But while the story of a scorned woman wreaking havoc on her unfaithful spouse might be over, that doesn’t mean we can’t revisit this damaged family unit in future, and further explore the emotional repercussions of their actions.

BBC/Drama Republic/Laurence Cendrowicz

It’s Tom’s fate that ends up being at the crux of series two’s climax, and what happens to him next could be the hook for future episodes. Simon’s fate is also left tantalisingly up in the air. Maybe he’d stick around, with Gemma’s blessing, to aid in the search?

The last time we see them together, they’re united, for the first time in a long time, in their concern over their missing son. It’s possible the hunt for Tom might reunite them – as allies, if not as a couple.

“That ending of series two leaves a lot open to come back to: where has the son Tom gone and what’s happening to him?” Bartlett has said. “What happens to the parents? That’s the sort of story territory we’d be in, but it’s not written yet.”

“Obviously I want Tom to come home,” Suranne Jones added. “I think it would be nice if they rectified their relationship,” Jones said. “I don’t know what her and Simon’s relationship would be, but it would be nice for her and Tom to rectify that.”

With filming unlikely to begin before 2019 – by which point actor Tom Taylor will be around 18 – there’ll also be the opportunity to explore Tom’s mental state as a young adult, as opposed to a troubled teenager.

Some fans have called for a BBC One drama crossover, with Baptiste (Tcheky Karyo) from The Missing aiding Gemma and Simon in the search for their son…

But we’re going to go out on a limb and say the odds of that are pretty slim. Even on a show as mad and unpredictable as Doctor Foster.

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Doctor Foster series 2: Meet the cast and characters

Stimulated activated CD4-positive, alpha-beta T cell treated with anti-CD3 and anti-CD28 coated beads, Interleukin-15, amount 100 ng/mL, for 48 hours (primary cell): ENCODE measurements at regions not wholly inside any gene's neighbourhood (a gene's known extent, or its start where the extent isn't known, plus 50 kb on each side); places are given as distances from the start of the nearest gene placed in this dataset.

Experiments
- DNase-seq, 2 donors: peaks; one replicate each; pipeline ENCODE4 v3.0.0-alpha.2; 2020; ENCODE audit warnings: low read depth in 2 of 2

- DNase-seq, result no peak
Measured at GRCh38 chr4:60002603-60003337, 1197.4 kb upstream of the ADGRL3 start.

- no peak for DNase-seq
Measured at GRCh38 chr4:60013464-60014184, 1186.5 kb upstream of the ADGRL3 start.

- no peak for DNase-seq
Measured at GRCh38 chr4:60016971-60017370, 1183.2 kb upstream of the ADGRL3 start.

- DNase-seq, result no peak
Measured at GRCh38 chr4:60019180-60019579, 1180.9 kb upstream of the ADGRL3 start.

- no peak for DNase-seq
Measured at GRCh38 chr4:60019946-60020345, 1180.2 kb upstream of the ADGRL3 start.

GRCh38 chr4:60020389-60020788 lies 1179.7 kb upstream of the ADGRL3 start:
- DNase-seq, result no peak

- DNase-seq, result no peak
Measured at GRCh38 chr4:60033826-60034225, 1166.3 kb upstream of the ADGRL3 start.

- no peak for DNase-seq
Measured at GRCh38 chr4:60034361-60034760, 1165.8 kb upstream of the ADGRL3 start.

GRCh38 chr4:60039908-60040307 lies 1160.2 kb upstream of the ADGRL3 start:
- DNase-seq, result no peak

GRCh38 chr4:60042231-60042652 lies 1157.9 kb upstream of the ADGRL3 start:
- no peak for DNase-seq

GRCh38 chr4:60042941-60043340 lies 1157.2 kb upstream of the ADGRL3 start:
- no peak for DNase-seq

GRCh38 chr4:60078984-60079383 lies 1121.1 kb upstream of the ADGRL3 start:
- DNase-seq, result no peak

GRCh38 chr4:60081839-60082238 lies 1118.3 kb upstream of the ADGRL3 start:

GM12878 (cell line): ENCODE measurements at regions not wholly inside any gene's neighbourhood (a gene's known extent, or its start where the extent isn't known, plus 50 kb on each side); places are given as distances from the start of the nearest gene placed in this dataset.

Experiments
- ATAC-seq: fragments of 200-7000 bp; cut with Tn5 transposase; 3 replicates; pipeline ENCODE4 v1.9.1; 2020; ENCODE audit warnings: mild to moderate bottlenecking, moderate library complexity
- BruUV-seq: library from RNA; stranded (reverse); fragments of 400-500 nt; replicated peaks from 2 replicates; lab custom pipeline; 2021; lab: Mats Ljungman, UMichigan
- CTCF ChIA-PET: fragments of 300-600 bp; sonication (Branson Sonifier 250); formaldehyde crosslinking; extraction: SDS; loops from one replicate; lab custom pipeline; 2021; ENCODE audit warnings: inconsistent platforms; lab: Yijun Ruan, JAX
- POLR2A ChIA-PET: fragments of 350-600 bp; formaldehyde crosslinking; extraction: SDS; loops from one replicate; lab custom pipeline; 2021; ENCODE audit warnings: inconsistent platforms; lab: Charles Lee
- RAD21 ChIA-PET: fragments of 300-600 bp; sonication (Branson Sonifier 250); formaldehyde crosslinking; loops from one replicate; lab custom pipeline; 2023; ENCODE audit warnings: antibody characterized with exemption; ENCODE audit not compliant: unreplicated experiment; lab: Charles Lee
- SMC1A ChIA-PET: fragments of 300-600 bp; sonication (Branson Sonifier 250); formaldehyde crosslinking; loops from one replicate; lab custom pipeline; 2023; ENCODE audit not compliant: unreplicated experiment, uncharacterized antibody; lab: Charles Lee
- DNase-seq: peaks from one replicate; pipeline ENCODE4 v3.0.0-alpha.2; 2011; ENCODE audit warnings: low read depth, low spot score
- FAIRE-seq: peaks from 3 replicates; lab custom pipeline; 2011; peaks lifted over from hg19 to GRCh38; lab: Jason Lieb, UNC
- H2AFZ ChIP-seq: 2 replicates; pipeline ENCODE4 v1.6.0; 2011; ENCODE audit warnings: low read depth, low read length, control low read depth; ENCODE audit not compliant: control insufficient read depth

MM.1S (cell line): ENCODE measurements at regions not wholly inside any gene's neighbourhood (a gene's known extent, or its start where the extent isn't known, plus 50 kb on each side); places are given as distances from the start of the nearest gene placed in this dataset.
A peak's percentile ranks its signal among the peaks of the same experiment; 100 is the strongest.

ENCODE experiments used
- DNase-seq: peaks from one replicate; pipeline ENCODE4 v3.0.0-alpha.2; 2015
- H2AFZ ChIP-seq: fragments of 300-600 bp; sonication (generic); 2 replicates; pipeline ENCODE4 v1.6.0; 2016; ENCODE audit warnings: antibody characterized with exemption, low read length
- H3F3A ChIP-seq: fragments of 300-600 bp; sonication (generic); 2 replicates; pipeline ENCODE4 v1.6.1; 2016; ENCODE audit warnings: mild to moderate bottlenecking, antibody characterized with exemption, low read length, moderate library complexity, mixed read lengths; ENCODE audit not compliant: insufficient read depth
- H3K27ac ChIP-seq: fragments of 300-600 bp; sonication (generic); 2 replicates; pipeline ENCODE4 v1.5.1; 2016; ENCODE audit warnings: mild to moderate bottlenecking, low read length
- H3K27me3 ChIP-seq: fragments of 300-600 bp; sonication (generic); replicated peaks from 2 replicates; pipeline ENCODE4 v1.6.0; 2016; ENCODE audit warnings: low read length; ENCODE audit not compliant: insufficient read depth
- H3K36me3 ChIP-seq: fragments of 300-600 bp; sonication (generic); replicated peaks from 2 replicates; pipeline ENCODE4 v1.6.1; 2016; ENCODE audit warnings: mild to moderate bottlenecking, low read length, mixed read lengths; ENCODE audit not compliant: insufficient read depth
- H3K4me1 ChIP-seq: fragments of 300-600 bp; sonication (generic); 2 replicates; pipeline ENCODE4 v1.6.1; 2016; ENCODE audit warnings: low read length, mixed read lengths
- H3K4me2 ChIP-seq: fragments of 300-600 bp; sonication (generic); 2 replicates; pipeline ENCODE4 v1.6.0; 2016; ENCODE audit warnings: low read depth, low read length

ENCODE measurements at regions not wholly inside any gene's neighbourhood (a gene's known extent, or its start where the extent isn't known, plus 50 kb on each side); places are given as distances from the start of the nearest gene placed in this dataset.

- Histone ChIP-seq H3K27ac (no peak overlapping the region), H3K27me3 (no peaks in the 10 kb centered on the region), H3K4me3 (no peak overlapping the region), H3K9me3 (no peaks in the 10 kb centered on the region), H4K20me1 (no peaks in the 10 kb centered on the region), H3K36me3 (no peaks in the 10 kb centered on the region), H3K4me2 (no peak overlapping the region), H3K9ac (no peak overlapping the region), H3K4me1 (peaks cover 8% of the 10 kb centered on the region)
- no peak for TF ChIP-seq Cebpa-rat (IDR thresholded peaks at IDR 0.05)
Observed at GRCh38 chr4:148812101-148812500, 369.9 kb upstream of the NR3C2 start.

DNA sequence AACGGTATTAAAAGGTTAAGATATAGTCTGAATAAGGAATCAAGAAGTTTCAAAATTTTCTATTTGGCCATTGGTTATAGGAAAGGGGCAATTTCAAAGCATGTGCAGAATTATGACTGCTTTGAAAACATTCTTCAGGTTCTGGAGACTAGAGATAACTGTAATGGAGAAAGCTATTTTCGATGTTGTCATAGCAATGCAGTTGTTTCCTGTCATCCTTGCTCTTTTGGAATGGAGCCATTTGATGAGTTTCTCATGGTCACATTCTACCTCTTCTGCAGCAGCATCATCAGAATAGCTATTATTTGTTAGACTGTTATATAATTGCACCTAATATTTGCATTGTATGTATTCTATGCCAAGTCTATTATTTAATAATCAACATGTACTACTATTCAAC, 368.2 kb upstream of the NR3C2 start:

Gripping drama Doctor Foster returns to screens this autumn and promises to be just as compulsive viewing the second time around.

Suranna Jones, Bertie Carvel and Jodie Comer are all back along with some new faces for series two.

The story picks up two years after GP Gemma Foster discovered husband Simon’s affair with their friends’ daughter Kate and left him, taking their young son with her.

Viewers could have been forgiven for thinking that all was nicely wrapped up at the end of series one as Simon and pregnant girlfriend Kate began their new life together and Gemma began to pick up the pieces.#

But writer Mike Bartlett has promised that “no-one comes through hell unscathed”, leaving us wondering what the after-effects of her marriage breakdown will mean for Gemma and how she will exact her revenge.

Plot details are being kept top secret, so in the meantime, get to know the stars of this riveting series.

Suranne Jones – Gemma Foster

The lead character started series one believing that she was living the perfect life – until she discovered a blonde hair on her husband’s scarf and her world began to fall apart.

Everything in the original series led up to Gemma confronting Kate and her parents Susie and Chris Parks during a tense dinner party at their house, but now the secret is out and she has left Simon, what’s next for the GP?

In the sequel, viewers will see the fallout from a bitter split and the relationship between two people who hate each other but are still trying to raise a child together.

Jones is famous for her role in Coronation Street as Steve McDonald’s ex-wife Karen, which she played from 1997 to 2004.